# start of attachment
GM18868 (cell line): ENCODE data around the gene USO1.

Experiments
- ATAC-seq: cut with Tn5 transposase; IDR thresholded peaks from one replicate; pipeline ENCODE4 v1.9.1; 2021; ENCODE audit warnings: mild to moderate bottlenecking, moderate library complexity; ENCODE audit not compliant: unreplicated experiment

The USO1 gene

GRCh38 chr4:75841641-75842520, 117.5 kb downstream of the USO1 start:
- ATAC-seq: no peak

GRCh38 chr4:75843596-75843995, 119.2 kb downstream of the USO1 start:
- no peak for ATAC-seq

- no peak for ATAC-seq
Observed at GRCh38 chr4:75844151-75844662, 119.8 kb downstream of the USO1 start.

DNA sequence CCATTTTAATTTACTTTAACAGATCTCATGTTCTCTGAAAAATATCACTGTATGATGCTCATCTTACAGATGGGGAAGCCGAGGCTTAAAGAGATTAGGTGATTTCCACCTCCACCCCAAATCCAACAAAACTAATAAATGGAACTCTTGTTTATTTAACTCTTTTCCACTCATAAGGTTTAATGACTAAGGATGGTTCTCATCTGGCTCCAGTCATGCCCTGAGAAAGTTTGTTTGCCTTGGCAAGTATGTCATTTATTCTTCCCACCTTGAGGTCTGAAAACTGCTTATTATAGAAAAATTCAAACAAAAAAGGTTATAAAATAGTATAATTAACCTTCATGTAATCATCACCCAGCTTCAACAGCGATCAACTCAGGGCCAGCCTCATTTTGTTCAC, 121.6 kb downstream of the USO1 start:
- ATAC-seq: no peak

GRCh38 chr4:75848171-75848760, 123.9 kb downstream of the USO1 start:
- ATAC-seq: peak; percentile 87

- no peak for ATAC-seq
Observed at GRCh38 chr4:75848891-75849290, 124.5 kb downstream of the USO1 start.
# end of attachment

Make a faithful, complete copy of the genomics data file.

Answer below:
GM18868 (cell line): ENCODE data around the gene USO1.

Experiments
- ATAC-seq: cut with Tn5 transposase; IDR thresholded peaks from one replicate; pipeline ENCODE4 v1.9.1; 2021; ENCODE audit warnings: mild to moderate bottlenecking, moderate library complexity; ENCODE audit not compliant: unreplicated experiment

The USO1 gene

GRCh38 chr4:75841641-75842520, 117.5 kb downstream of the USO1 start:
- ATAC-seq: no peak

GRCh38 chr4:75843596-75843995, 119.2 kb downstream of the USO1 start:
- no peak for ATAC-seq

- no peak for ATAC-seq
Observed at GRCh38 chr4:75844151-75844662, 119.8 kb downstream of the USO1 start.

DNA sequence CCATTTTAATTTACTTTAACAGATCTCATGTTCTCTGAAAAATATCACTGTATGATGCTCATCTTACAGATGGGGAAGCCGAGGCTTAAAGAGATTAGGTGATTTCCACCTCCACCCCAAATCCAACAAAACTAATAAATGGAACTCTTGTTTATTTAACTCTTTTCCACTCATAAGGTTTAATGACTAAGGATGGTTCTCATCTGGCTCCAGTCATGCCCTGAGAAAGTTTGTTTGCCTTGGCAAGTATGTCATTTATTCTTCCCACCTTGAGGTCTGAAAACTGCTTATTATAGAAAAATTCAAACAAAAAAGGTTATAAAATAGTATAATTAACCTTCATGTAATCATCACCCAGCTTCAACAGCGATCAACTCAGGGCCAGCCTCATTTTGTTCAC, 121.6 kb downstream of the USO1 start:
- ATAC-seq: no peak

GRCh38 chr4:75848171-75848760, 123.9 kb downstream of the USO1 start:
- ATAC-seq: peak; percentile 87

- no peak for ATAC-seq
Observed at GRCh38 chr4:75848891-75849290, 124.5 kb downstream of the USO1 start.